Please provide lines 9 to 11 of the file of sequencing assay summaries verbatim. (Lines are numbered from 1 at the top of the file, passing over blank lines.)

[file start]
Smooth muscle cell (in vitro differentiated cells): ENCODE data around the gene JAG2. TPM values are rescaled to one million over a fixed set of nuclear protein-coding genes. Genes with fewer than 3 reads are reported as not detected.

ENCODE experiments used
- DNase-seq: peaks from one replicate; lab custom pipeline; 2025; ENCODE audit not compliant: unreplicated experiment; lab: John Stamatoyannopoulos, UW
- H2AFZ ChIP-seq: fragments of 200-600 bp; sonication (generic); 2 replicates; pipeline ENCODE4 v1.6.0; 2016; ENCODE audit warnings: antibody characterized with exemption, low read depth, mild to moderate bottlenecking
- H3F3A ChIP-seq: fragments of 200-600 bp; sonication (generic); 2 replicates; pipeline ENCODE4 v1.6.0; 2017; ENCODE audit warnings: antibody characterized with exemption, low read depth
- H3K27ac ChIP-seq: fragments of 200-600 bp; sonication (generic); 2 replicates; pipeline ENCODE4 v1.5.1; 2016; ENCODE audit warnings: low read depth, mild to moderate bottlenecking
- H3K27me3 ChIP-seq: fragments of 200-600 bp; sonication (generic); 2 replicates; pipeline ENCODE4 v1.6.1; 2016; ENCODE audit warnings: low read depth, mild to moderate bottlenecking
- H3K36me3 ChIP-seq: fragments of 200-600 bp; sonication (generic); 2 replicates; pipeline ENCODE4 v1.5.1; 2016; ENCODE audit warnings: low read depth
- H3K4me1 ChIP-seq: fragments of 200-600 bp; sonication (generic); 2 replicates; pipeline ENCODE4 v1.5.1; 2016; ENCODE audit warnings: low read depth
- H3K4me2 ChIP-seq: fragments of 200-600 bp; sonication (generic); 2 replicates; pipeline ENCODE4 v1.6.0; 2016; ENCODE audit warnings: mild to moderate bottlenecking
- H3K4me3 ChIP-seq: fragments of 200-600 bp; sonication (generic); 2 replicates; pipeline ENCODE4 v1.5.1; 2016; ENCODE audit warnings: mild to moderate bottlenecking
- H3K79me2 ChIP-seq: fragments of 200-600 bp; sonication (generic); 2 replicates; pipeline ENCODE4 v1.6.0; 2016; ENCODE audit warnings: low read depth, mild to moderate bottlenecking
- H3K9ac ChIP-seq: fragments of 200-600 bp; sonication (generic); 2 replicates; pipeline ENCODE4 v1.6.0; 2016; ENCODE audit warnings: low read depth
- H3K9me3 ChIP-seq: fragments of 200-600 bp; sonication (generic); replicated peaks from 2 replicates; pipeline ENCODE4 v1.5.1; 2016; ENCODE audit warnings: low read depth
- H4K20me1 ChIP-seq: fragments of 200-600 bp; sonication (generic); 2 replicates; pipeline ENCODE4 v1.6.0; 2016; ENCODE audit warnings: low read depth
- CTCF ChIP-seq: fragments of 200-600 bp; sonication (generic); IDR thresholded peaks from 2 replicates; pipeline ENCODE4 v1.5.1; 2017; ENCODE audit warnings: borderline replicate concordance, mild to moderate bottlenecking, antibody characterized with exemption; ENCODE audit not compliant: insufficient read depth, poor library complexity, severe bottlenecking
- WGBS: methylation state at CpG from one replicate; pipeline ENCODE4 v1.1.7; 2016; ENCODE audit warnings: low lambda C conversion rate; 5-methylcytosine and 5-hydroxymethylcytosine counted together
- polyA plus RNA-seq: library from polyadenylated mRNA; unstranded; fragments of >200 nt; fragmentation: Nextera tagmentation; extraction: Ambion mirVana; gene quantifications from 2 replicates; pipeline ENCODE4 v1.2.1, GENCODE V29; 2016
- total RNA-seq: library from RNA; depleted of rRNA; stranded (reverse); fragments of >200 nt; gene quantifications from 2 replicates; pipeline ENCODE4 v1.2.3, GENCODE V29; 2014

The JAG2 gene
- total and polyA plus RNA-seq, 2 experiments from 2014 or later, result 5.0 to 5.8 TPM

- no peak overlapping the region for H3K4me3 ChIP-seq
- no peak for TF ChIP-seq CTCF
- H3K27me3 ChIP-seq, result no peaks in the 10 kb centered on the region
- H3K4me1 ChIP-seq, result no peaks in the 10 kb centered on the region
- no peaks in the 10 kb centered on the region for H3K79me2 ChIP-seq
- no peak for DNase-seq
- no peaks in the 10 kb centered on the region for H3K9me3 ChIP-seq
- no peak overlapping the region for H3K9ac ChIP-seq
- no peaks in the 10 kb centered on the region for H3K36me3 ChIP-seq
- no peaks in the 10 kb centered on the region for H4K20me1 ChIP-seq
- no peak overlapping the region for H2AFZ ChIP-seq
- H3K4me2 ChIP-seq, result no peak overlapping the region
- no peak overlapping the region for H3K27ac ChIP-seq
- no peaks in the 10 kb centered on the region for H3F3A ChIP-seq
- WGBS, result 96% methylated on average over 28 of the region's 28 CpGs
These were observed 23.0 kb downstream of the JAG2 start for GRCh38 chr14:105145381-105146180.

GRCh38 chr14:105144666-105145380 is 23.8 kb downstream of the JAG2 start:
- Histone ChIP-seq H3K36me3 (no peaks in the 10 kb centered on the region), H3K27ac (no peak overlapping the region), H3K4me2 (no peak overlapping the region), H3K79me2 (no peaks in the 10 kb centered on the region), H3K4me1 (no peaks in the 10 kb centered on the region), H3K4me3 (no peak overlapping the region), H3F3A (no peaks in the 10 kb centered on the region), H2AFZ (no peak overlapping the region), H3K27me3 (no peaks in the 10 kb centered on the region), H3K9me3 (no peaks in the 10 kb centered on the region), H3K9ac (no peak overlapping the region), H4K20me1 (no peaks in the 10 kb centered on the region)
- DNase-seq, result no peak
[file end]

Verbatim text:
- H3K4me1 ChIP-seq: fragments of 200-600 bp; sonication (generic); 2 replicates; pipeline ENCODE4 v1.5.1; 2016; ENCODE audit warnings: low read depth
- H3K4me2 ChIP-seq: fragments of 200-600 bp; sonication (generic); 2 replicates; pipeline ENCODE4 v1.6.0; 2016; ENCODE audit warnings: mild to moderate bottlenecking
- H3K4me3 ChIP-seq: fragments of 200-600 bp; sonication (generic); 2 replicates; pipeline ENCODE4 v1.5.1; 2016; ENCODE audit warnings: mild to moderate bottlenecking